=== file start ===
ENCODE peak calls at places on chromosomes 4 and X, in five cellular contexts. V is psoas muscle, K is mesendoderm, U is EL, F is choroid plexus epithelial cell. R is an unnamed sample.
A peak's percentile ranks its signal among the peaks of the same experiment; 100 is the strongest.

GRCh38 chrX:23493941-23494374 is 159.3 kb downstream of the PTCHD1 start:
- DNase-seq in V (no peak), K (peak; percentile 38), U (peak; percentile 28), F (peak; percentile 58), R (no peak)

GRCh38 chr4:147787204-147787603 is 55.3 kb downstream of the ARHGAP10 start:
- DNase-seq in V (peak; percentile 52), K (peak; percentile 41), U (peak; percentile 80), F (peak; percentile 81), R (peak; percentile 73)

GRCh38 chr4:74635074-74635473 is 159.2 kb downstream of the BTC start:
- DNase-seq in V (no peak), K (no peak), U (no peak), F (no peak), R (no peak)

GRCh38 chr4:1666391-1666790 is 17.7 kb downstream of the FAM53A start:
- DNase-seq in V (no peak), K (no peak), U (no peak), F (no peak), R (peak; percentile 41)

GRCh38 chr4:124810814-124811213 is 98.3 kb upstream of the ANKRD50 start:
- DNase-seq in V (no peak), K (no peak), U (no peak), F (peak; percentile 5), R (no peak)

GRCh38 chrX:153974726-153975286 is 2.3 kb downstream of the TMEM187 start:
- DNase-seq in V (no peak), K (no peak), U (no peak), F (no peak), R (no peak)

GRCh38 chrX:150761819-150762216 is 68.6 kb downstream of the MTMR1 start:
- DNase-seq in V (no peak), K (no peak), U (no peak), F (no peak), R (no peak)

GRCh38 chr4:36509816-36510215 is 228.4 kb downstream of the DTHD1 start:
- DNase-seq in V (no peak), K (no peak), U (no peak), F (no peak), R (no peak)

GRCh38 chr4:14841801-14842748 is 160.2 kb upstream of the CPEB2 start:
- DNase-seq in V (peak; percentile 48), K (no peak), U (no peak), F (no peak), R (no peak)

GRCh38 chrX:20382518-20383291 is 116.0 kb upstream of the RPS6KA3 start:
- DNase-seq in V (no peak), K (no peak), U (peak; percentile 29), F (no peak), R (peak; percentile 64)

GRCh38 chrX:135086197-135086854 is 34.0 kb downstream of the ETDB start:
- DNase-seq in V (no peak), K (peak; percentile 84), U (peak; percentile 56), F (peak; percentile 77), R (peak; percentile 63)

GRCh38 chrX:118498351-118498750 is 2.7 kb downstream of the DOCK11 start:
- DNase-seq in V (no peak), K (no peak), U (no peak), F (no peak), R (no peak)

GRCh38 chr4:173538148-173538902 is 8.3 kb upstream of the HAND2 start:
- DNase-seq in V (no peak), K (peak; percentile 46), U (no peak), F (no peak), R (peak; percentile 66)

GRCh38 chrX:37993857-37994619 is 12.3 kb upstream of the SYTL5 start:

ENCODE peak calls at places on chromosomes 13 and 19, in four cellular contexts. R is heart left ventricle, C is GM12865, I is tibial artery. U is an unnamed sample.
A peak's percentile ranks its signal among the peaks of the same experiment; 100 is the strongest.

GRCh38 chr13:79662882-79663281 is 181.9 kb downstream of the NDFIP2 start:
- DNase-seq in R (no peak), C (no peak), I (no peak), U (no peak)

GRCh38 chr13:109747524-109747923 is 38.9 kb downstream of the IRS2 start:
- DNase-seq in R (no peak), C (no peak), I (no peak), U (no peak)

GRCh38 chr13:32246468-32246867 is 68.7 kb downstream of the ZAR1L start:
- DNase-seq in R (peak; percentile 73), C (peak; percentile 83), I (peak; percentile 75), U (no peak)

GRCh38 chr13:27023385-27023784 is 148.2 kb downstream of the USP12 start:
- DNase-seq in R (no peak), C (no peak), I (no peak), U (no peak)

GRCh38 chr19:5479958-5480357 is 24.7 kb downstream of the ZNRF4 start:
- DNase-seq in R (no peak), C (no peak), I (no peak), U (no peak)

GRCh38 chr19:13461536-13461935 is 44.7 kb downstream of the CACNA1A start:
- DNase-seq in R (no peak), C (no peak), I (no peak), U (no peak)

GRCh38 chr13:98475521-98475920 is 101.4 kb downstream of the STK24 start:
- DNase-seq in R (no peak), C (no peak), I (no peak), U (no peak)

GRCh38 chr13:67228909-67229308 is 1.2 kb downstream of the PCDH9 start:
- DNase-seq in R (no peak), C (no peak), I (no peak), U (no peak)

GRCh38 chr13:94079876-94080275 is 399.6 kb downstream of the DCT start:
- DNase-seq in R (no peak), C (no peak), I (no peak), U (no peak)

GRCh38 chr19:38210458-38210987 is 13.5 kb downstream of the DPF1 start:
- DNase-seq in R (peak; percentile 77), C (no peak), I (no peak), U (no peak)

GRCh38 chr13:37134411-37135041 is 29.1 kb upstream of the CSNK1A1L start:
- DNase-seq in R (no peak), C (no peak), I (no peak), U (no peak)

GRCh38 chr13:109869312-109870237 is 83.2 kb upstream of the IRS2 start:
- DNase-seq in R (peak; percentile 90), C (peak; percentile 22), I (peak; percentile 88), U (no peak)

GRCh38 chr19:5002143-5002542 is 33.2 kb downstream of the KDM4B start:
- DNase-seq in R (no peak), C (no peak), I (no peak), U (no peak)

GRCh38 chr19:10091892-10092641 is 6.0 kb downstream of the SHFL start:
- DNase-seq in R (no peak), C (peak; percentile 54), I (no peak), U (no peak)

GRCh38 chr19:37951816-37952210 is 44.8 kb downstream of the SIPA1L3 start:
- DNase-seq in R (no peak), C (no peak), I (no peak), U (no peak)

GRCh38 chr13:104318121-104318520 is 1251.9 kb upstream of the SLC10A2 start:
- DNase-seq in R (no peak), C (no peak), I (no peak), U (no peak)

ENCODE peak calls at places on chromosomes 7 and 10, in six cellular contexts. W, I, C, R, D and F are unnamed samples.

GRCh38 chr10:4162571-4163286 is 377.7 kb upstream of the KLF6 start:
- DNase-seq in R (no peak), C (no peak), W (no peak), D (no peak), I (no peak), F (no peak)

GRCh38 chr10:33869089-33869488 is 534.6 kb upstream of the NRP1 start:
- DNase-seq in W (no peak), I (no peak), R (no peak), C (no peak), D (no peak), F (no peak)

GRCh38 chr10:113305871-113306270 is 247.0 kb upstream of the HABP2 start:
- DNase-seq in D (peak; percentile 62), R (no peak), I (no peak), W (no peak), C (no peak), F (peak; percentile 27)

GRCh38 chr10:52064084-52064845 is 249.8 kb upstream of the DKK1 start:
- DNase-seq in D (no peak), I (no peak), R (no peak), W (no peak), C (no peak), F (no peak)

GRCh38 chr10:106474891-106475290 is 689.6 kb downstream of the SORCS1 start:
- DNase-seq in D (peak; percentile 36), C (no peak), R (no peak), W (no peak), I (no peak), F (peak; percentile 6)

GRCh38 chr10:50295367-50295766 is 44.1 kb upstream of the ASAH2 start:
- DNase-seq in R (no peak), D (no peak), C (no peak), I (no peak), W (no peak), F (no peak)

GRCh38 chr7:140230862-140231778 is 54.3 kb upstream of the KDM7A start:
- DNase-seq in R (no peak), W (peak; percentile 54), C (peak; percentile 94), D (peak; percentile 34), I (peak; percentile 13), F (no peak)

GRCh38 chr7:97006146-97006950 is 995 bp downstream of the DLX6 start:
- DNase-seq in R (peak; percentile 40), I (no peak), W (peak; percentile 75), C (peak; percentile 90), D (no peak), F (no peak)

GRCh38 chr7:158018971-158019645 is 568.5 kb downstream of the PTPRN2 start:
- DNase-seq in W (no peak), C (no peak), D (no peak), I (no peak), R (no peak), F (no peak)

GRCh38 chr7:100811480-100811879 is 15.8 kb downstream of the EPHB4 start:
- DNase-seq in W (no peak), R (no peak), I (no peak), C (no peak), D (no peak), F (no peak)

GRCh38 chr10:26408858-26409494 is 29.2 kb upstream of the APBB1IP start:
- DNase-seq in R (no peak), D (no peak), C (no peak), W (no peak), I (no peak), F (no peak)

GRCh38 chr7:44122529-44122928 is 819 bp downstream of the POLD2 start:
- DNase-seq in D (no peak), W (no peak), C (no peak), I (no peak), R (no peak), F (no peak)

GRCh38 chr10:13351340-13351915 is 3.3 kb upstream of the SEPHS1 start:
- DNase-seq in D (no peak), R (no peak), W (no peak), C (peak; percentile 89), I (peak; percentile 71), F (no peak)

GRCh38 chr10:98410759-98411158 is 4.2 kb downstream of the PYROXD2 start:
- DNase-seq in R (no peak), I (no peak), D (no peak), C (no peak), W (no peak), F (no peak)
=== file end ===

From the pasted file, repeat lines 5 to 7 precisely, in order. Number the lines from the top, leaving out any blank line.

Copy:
GRCh38 chr4:147787204-147787603 is 55.3 kb downstream of the ARHGAP10 start:
- DNase-seq in V (peak; percentile 52), K (peak; percentile 41), U (peak; percentile 80), F (peak; percentile 81), R (peak; percentile 73)

GRCh38 chr4:74635074-74635473 is 159.2 kb downstream of the BTC start: